Introduction to Ethics (PHIL 160.001)

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Instructor: Stan Husi. This course meets on Mondays, Wednesdays, and Fridays from 10:00 – 10:50 a.m. in Caldwell 105.

In this introductory course to Ethics, we are going to systematically investigate the nature of ethics, what exactly it demands and values and why, what objective status it enjoys (or does not enjoy), whether and how we could come to acquire ethical knowledge, whether and why we should care about being ethical, what relation ethics bears to religion, and its connection to moral responsibility. We are discussing the major ethical traditions such as consequentialism, the view that the one and only criterion for the moral assessment of actions is the quality of their consequences; deontology, the view that some actions, such as the keeping or breaking of promises, may be right or wrong irrespective of their consequences; contractarianism, the view that moral rules are based on actual or hypothetical agreements regulating basic social arrangements; and virtue ethics, the view that character is key for understanding ethics. The course will be rounded off by looking at some hot ethical issues. The readings are drawn from Russ Shafer-Landau’s excellent anthology Ethical Theory and James Rachels’ classic introduction The Elements of Moral Philosophy.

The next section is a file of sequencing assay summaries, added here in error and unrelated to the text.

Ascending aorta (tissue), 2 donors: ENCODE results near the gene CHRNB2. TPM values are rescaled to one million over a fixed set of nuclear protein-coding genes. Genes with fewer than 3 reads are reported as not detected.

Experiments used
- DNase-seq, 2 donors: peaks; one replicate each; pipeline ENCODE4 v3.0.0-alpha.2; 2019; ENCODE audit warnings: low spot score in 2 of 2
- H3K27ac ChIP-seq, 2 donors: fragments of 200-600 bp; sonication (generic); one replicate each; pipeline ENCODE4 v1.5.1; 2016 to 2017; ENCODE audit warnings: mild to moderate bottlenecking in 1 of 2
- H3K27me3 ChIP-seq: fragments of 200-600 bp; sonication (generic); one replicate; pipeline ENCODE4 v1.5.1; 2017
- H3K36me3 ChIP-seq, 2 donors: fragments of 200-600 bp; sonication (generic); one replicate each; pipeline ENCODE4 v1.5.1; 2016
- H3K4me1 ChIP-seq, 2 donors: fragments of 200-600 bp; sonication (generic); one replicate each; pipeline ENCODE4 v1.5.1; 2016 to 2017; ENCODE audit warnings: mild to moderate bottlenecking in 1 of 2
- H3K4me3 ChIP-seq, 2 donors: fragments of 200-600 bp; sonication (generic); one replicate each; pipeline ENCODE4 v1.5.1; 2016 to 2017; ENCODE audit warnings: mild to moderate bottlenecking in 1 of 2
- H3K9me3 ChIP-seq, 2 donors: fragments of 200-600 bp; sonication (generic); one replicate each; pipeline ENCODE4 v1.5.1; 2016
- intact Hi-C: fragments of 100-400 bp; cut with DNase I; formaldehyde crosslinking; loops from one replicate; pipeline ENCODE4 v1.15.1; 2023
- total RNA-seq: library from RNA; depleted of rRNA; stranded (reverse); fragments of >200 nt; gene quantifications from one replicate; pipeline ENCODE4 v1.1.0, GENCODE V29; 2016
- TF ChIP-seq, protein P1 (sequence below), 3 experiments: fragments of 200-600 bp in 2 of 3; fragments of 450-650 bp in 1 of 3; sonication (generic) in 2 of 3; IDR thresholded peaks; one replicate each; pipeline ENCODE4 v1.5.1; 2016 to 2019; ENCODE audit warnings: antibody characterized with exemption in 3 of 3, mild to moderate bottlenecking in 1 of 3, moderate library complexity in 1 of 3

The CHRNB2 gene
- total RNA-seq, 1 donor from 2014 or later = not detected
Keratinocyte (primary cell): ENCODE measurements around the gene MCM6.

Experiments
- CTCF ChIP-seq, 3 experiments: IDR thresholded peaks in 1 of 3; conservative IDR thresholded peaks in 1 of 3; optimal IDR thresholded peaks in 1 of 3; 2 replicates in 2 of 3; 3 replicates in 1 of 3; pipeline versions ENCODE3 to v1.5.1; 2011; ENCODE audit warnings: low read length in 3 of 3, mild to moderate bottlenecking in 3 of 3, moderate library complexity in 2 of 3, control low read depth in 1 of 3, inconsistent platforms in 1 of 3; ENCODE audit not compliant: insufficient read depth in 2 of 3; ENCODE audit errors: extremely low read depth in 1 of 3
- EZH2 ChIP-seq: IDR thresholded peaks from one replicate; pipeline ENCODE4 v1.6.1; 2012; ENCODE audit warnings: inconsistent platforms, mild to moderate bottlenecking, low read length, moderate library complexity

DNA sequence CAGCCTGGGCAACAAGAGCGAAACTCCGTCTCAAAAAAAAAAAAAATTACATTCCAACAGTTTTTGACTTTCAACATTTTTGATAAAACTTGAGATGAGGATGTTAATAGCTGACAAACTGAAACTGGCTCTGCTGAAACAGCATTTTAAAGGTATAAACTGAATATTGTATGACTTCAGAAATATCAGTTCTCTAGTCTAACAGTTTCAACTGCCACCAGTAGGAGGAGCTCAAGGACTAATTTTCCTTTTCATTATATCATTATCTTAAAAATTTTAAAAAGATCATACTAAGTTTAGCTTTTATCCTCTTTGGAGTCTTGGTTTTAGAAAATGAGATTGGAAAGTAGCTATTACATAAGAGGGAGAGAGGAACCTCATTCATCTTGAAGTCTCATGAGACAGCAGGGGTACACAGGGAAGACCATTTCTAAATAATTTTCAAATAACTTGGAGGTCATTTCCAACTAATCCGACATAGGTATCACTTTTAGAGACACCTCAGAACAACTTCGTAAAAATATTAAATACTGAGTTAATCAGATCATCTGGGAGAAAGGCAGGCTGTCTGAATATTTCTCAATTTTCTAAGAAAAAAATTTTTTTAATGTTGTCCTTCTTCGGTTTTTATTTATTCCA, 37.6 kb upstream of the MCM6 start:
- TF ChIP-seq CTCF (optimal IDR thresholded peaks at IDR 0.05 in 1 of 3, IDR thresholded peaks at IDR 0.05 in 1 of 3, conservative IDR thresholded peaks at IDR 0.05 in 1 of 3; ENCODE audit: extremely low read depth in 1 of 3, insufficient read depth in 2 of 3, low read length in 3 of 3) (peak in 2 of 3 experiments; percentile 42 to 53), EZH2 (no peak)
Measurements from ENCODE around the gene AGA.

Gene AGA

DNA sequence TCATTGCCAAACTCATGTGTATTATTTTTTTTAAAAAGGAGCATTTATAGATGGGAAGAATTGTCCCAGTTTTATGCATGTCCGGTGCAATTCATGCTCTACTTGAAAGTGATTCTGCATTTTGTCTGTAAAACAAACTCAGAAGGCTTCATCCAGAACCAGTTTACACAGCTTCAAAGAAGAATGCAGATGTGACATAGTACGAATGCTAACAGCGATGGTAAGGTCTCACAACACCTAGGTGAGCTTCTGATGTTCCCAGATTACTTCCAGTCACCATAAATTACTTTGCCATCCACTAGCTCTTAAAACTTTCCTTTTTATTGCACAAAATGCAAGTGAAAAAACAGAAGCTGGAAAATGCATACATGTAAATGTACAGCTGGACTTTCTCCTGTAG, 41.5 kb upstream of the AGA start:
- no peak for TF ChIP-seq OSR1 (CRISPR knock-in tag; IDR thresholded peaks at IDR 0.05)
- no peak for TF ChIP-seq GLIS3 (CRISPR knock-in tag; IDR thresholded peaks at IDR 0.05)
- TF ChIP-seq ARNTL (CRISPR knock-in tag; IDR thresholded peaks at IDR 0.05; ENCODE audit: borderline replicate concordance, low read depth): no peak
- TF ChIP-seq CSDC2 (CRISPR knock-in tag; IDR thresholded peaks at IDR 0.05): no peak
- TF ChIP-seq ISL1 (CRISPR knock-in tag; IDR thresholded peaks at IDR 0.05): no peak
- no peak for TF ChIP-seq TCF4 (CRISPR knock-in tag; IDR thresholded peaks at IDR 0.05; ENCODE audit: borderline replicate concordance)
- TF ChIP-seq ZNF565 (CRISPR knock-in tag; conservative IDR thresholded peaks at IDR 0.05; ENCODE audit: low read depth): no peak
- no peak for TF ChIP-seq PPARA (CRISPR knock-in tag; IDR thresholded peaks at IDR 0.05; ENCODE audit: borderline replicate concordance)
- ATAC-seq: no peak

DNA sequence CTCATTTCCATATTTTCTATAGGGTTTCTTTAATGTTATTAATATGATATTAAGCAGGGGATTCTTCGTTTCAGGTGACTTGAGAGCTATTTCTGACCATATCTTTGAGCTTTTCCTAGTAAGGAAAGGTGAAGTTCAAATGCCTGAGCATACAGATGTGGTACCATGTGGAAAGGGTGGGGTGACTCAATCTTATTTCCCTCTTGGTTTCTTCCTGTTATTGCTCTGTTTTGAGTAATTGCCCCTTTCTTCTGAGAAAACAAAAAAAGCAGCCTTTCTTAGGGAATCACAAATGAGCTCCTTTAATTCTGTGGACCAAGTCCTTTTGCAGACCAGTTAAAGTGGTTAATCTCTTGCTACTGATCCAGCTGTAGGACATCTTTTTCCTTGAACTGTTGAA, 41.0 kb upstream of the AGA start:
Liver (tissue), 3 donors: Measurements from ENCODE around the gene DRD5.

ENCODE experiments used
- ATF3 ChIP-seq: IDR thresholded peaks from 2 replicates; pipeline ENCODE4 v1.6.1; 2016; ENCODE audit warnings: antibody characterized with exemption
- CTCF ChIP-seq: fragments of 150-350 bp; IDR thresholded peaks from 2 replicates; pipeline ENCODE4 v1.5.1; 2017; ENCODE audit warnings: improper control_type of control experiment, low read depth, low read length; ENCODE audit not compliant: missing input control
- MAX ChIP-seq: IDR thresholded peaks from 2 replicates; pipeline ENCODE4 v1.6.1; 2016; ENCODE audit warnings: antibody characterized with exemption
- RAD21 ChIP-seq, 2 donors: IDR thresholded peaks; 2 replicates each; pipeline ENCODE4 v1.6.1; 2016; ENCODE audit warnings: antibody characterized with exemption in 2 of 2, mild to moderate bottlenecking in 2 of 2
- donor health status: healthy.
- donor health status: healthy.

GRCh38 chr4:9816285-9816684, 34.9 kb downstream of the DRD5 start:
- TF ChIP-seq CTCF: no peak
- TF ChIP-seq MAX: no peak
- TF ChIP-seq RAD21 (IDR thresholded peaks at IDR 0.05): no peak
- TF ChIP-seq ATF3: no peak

Stan Husi’s webpage